What is Lean Construction?

what is lean construction

Lean construction is a method of designing systems in construction to minimize effort, time, and material wastage. It ensures that a project is completed quickly and on budget. The use of lean construction maximizes value and reduces costs in any construction project. 

In an industry where budgets, timeframes, and safety are critical, lean construction gives a better approach to construction than traditional methods. In addition, it is easier to attain repeatable and forecastable results using lean construction, and its usage is widely adopted in the construction industry.

What we cover:

Defining lean construction

Lean construction is defined by the Lean Construction Institute as follows: “A collaboration-based system that is founded on commitments and accountability. It requires a significant shift in the trust that each stakeholder places on another. The adversarial relationship that has existed in the industry between contractors and design teams over many centuries is challenged, with all stakeholders having to align with goals and objectives.

“In projects where Lean construction management principles are applied, teams integrate through collaborative tools and search for ways to eliminate waste. Teams seek to continuously improve through reflection. Lean processes are designed to remove variation and create a continuous workflow to drive significant improvement in predictability and strongly encourages respect for all people involved.”

What are the five principles of lean construction?

While Lean began in manufacturing, the concepts behind Lean began to make their way into construction operations, processes, and projects as the construction and manufacturing industries became more closely integrated.

According to the Lean Construction Institute, Lean Construction is defined as a “respect- and relationship-oriented production management-based approach to project delivery — a modern and transformational way to design and build capital facilities. Lean production management caused a revolution in manufacturing design, supply, and assembly. Applied to design, supply, and construction of a capital facility, Lean changes the way work is done throughout the project-delivery process.”

Lean Construction has the following six core principles:

  • Value
  • Value stream
  • Elimination of waste
  • Flow
  • Pull
  • Continuous improvement

We will discuss these fundamental principles below.

1. Value

The traditional approach in construction always focuses on what the client wants.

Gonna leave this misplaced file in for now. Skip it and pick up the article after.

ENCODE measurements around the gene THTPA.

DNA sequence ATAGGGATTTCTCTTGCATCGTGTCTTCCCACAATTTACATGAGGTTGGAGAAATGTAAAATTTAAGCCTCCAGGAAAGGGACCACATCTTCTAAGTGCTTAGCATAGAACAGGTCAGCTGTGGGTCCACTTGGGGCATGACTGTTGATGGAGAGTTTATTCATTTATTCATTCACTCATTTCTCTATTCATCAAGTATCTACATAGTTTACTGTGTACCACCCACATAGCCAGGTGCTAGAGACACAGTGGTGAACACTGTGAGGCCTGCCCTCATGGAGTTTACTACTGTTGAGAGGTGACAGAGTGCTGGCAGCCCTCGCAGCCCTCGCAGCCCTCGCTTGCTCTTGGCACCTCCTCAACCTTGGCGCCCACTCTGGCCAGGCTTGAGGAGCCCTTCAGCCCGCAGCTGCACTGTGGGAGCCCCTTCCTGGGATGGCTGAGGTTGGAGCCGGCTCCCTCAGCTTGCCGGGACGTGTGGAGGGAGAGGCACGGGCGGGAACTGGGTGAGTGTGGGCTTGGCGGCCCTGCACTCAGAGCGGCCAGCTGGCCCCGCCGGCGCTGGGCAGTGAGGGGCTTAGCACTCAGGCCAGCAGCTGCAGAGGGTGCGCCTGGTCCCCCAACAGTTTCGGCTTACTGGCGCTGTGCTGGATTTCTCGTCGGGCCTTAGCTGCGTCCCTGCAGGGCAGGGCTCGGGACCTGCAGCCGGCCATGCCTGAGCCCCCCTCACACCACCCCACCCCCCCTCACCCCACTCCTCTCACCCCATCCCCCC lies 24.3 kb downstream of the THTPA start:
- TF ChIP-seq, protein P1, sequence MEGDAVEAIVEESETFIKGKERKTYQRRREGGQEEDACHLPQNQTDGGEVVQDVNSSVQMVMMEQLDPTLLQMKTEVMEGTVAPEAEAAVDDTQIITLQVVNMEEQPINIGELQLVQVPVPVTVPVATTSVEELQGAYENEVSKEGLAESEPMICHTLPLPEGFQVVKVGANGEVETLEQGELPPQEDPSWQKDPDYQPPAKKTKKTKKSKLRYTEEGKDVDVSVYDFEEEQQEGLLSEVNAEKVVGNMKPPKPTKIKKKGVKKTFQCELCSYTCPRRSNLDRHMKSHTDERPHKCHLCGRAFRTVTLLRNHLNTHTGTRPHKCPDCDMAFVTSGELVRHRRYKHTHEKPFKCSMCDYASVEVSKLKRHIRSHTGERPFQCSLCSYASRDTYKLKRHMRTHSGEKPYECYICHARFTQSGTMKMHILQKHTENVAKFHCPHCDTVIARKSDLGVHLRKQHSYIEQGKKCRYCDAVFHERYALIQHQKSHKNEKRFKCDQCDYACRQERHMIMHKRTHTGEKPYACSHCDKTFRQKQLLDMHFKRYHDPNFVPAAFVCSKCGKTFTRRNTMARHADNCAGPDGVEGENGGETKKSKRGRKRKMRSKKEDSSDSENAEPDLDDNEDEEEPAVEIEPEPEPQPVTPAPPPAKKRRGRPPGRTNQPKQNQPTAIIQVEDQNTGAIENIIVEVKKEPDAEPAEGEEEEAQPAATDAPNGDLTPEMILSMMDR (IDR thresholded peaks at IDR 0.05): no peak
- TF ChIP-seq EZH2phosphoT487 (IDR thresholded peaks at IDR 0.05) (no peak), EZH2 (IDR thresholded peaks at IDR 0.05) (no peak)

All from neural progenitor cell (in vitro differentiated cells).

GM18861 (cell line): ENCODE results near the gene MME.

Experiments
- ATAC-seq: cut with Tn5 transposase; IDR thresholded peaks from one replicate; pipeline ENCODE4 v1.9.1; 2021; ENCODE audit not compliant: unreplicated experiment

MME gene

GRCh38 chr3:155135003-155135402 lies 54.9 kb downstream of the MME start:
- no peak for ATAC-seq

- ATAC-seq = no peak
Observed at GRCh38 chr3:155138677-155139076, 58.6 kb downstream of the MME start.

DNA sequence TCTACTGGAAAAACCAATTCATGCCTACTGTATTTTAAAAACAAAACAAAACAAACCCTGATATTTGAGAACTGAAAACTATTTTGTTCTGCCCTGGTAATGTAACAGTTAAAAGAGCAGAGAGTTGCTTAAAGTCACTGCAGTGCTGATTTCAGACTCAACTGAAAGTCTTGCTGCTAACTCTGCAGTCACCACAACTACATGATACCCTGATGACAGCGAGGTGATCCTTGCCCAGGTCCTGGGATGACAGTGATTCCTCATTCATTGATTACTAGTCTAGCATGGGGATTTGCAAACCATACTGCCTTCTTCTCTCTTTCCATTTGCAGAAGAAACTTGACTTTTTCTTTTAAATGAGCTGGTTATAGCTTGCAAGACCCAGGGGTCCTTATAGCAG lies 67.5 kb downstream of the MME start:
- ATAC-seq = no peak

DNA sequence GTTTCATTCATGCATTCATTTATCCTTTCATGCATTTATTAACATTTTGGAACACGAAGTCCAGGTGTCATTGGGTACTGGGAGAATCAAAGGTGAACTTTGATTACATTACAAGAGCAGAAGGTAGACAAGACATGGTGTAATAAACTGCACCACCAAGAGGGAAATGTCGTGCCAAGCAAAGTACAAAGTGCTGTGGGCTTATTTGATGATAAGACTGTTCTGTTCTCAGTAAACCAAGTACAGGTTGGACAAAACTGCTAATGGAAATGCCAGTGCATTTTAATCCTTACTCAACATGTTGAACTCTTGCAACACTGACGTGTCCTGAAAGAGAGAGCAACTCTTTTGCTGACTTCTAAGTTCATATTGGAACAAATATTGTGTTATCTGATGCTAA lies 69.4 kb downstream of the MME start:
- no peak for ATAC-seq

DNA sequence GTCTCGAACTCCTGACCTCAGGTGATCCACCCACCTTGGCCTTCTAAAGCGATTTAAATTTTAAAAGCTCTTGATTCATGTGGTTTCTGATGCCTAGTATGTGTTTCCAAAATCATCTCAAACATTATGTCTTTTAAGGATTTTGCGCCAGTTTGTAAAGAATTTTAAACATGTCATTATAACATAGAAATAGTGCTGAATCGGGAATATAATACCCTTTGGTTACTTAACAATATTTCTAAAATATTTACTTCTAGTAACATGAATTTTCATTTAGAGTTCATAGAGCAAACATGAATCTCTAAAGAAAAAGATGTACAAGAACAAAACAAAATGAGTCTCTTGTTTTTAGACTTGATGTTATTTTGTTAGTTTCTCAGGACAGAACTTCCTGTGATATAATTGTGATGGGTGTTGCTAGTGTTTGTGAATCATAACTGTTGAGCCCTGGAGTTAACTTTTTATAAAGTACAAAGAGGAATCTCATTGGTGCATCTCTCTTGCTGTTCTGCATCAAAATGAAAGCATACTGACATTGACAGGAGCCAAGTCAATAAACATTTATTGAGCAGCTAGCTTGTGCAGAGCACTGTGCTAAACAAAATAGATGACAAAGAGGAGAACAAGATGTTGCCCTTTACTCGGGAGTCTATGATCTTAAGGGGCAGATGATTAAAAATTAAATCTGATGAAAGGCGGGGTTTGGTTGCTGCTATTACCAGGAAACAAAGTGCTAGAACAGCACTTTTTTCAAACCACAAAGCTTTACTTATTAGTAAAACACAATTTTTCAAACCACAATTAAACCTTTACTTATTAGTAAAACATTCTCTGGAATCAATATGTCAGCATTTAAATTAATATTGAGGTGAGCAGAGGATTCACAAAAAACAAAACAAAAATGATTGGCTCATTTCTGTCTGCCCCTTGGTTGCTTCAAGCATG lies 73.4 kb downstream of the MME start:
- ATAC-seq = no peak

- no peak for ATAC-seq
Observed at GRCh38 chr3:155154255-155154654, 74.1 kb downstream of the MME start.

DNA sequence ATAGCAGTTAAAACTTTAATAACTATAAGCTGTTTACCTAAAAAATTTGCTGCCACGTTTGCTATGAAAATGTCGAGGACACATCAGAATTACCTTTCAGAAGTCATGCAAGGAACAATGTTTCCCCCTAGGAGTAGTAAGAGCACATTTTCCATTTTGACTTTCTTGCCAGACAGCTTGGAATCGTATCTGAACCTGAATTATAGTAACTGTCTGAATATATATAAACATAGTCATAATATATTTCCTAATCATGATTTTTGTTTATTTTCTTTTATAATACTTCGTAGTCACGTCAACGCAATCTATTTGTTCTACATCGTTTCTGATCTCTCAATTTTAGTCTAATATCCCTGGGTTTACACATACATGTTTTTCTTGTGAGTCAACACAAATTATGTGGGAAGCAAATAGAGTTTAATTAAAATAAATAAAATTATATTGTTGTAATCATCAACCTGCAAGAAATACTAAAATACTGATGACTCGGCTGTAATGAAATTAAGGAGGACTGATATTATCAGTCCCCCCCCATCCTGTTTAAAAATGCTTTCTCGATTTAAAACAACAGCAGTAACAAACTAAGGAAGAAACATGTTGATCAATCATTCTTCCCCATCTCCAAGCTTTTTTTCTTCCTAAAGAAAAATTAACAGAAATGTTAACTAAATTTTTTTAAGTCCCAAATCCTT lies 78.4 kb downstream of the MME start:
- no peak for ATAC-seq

However, lean construction acknowledges that the client needs more than what is included in plans and specifications. Lean construction goes a step further to streamline a client’s requirements. A proper understanding of the client’s needs requires a deep trust established in the early planning phases.

Lean construction then brings together the client, engineer, architect, contractor, and subcontractor to streamline the planning process. Eventually, the project team does not deliver merely the client’s needs, but they provide advice and manage expectations for the project.

2. Value stream

Once the team establishes the value, the next goal is to map out steps to take the product from raw material to finished. It is an eye-opening experience that draws out the map the materials follow through the process. The main aim is to identify the steps involved in the process, pick out the steps that do not add value, and eliminate them. Ultimately, this exercise gives a better option for running operations.

3. Flow

After removing useless operations from the value stream, the next step ensures the projects run smoothly and uninterrupted. The key to achieving continuous flow is through a good work sequence. You cannot start working on the frame without putting the foundation in place. Clear communication plays a significant role in achieving flow. Whenever one part of the project lags, it is essential to communicate to the team to make adjustments that will help avoid wastes in time, labor, and excess inventory.

4. Elimination of waste

Targets eight major types of waste including:

  1. Production (under or over): eliminating the waste involved in tasks getting completed before or after they are needed.
  2. Defects: when work is performed incorrectly and rework is needed.
  3. Inventory: materials that need to be stored in excess and can be unusable if stored too long.
  4. Waiting: particularly when it comes to people who waste time waiting for next steps and tasks needed for progress.
  5. Transportation: when unnecessary and unstreamlined transportation occurs for equipment, materials, or people wasting time and fuel.
  6. Motion: any movement of people that is unnecessary and repetitive and wastes time.